Wednesday, June 23, 2010

Mazatlan Smoked Marlin Dip

In Mazatlan, Mexico, there is a famous old restaurant called "The Shrimp Bucket" on the malecon- the avenue that runs along the sea-wall.  Many a shrimp and a margarita have been consumed there out on the front porch, happily gazing at the Pacific Ocean.  It's still a wonderful place to go.
They have an appetizer there, usually served in a leaf of a purple cabbage, and with delicious freshly cooked tostadas (see prior post) that I just love.  So naturally, I went about getting myself some smoked marlin and re-creating it.
Now, I'm not sure how this works, but it seems that the smoked "marlin" that one buys in Mazatlan may not be marlin, but tuna.  As you can see on the package that I bought, it says Marlin y Atun Ahumado.  Marlin and Tuna Smoked.  So I suppose they must not be discernably different in taste or texture.  I'd sure like to know more about this.  However, to continue...

Smoked Marlin/Tuna Dip
1/2 kilo or 1+ pounds of smoked fish
1/2 block of cream cheesse
1/2 c. good mayonaise
1/2 c. sour cream
juice of 1 lime
1T. soy sauce
1T. worchestershire sauce
3T sweet pickle relish
1T hot sauce or 1 chipotle jalapeno adobo
1 tsp. thai fish sauce (optional)
Place all in a blender or food processor and mix until smooth.

This is delicious and unusual.  Sit back and enjoy people saying "What is this?"

Wednesday, June 16, 2010

Tostadas, The Real Deal

You might remember I told you that I think pre-made taco shells are nasty.  And if you've ever eaten freshly fried corn tortillas that are known around here as tostadas (in some places  totopos) that are crisp and warm and salty, you know that Doritos are a cheap (tasting) and much inferior substitute.  So what's it going to be, steak or baloney?  Eggs or Eggbeaters? Rasberries or fruit roll-ups? Okay, enough already.  You get it.
First you need some corn tortillas.  With tortillas, fresh is always better.  However if they've been in your fridge for a while they are still better than you-know-what.
This is a 5lb. bag of corn tortillas.  It cost $3.89.  I'm going to fry up this whole bag of tortillas for a party.   Look how much this makes!
You're going to want to get the thinnest tortillas you can find for this job.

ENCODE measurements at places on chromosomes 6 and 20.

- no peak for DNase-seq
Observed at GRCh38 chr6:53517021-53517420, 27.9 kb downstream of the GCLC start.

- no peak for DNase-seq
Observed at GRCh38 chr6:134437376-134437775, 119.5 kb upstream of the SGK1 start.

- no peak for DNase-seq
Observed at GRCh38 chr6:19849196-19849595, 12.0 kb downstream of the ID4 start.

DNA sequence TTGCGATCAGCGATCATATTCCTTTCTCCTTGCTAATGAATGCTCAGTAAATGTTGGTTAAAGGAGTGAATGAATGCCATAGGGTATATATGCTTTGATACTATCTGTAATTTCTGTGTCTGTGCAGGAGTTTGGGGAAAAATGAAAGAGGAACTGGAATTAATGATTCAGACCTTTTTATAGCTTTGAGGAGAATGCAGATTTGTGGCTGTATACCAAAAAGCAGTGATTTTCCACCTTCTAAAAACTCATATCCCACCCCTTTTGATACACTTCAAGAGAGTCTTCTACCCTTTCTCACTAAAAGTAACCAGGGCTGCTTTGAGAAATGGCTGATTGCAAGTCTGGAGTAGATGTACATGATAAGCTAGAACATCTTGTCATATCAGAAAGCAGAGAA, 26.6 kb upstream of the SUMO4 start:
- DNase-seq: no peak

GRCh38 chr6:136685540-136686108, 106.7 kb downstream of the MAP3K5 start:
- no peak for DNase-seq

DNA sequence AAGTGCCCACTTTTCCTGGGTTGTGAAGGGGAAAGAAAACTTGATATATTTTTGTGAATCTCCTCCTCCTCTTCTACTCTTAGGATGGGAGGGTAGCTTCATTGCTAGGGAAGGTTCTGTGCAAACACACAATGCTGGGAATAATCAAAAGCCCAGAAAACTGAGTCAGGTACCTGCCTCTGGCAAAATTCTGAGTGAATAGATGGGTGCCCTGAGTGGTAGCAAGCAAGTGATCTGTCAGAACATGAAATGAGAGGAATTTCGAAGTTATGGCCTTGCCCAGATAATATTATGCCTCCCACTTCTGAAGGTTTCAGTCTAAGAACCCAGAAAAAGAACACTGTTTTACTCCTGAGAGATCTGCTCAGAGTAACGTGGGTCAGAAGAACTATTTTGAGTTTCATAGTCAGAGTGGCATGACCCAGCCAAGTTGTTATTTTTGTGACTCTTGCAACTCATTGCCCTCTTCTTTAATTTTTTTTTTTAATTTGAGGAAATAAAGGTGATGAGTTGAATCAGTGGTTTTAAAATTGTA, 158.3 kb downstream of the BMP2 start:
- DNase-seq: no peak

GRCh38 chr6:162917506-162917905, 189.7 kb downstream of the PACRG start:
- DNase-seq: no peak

You will also need some oil. Well, OK, a lot of oil.  I've gotten to be a big fan of  peanut oil for frying.  It has a very high smoke point, has a very neutral/pleasant taste, and since it has mostly monounsaturated fat it is better for your heart.  I used about a half gallon for this, because it was a big ol' stack of tortillas.  That's about $6.00 worth of peanut oil.
Use a heavy dutch oven with high sides, or a deep fryer.  This is a lot of oil that will be dangerously hot, so protect yourself.  Also get a big tray, sheet pan, or some other receptacle to put the cooked tostadas on, and line it with lots of paper.  You can use paper towels, or brown paper bags, or even newsprint. Or you could let it drain on a rack.   I used the brown paper I keep around for this purpose.
I recommend cutting  the tortillas into 8ths.   Quarters are too big for bite-size.
Get your oil hot, hot, hot but not smoking.  Then take about 20 tortilla eighths and separate them by bending the chunk like this,

and then layering them on your fry scooper or some other implement.    Put them in the oil gently and then, gently stir the pot and separate the tostadas.   Don't go splashing hot oil around!  
When you see your tostadas are turning brown on the edges, scoop them out, let them drain over the pot a minute, then put them down on the paper.  If your grease is hot enough, the oil will run right out of them and there will be very little oil left in the chip.  
Sprinkle a little salt on each batch and taste one.  Come on, isn't that about a kajillion times better than one of those proccessed things made out of who knows what?  I'd say.